The causes of schizophrenia are not fully known. However, it appears that schizophrenia usually results from a complex interaction between genetic and environmental factors.
Schizophrenia has a strong hereditary component. Individuals with a first-degree relative (parent or sibling) who has schizophrenia have a 10 percent chance of developing the disorder, as opposed to the 1 percent chance of the general population.
But schizophrenia is only influenced by genetics, not determined by it. While schizophrenia runs in families, about 60% of schizophrenics have no family members with the disorder. Furthermore, individuals who are genetically predisposed to schizophrenia don’t always develop the disease, which shows that biology is not destiny.
Twin and adoption studies suggest that inherited genes make a person vulnerable to schizophrenia and then environmental factors act on this vulnerability to trigger the disorder.
As for the environmental factors involved, more and more research is pointing to stress, either during pregnancy or at a later stage of development. High levels of stress are believed to trigger schizophrenia by increasing the body’s production of the hormone cortisol.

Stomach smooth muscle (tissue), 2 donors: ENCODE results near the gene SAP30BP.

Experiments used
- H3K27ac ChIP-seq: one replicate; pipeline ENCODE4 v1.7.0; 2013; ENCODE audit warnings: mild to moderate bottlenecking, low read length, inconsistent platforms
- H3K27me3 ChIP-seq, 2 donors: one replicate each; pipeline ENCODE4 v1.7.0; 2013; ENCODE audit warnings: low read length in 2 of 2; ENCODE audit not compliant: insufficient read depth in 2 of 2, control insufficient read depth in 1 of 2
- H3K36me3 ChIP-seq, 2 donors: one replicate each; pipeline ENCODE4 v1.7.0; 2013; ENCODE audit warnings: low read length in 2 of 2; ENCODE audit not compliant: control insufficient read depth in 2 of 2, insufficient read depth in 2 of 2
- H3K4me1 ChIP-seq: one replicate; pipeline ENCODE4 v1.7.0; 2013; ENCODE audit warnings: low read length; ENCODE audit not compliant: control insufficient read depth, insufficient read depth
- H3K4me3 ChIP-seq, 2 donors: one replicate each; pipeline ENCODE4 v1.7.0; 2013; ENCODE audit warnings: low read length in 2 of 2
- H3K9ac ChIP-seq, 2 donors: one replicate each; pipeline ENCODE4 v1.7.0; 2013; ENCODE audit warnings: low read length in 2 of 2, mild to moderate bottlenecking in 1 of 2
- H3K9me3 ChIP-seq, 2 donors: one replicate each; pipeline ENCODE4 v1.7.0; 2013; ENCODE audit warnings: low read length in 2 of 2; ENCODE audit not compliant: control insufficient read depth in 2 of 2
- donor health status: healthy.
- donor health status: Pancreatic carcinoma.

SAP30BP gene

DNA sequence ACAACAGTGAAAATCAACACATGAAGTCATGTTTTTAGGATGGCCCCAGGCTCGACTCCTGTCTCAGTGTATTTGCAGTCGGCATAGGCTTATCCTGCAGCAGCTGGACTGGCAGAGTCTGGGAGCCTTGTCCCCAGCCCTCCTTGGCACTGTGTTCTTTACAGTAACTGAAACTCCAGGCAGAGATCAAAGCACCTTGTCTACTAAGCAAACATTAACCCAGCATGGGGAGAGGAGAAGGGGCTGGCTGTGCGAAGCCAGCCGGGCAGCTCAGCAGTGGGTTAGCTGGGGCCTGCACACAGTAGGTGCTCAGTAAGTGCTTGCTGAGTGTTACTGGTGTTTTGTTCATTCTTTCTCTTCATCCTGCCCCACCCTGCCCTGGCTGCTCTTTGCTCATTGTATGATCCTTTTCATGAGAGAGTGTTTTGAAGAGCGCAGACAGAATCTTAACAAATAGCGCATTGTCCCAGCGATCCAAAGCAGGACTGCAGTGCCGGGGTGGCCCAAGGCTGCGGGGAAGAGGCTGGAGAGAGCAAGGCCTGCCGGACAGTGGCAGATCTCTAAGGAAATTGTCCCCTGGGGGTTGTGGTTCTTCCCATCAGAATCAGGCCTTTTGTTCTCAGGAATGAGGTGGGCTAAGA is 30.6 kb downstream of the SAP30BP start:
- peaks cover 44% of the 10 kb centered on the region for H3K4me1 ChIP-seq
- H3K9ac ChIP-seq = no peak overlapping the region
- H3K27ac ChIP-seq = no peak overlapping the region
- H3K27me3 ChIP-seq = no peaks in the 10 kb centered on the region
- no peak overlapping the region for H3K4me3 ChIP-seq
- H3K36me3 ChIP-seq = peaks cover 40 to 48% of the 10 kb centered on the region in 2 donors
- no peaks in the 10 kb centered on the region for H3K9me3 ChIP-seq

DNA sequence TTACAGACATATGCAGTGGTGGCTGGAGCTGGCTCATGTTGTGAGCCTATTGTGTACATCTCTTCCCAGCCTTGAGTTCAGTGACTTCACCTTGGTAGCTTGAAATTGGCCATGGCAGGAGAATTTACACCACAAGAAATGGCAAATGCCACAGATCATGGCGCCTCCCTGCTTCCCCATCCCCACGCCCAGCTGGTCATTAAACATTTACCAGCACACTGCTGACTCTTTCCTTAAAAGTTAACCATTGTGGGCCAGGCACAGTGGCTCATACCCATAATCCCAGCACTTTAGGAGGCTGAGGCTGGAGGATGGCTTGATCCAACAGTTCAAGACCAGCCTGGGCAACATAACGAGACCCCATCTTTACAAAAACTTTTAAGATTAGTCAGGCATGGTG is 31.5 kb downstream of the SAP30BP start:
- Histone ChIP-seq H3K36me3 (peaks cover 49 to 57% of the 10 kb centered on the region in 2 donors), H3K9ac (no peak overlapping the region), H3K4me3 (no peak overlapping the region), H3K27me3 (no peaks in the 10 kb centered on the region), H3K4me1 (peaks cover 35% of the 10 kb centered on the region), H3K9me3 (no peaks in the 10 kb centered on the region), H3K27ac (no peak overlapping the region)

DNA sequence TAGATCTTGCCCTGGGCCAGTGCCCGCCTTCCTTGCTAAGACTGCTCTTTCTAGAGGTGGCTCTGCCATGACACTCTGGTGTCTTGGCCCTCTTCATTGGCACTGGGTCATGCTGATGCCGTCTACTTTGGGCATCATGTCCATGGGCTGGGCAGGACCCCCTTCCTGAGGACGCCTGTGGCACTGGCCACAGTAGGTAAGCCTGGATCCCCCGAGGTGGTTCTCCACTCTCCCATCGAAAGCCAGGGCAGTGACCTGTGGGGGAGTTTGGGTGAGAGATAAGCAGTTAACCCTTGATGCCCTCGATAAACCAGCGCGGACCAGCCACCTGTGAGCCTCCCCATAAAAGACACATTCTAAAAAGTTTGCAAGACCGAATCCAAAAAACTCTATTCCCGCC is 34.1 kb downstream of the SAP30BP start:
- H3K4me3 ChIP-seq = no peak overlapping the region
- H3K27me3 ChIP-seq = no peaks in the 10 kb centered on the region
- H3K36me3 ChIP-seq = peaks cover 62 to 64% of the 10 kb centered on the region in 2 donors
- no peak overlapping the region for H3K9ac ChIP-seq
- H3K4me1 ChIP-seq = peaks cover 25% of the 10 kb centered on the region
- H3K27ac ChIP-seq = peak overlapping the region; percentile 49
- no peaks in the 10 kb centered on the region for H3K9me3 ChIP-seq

Research points to several stress-inducing environmental factors that may be involved in schizophrenia, including:
In addition to abnormal brain chemistry, abnormalities in brain structure may also play a role in schizophrenia. Enlarged brain ventricles are seen in some schizophrenics, indicating a deficit in the volume of brain tissue. There is also evidence of abnormally low activity in the frontal lobe, the area of the brain responsible for planning, reasoning, and decision-making.
Some studies also suggest that abnormalities in the temporal lobes, hippocampus, and amygdala are connected to schizophrenia’s positive symptoms. But despite the evidence of brain abnormalities, it is highly unlikely that schizophrenia is the result of any one problem in any one region of the brain.
When the signs and symptoms of schizophrenia are ignored or improperly treated, the effects can be devastating both to the individual with the disorder and those around him or her. Some of the possible effects of schizophrenia are: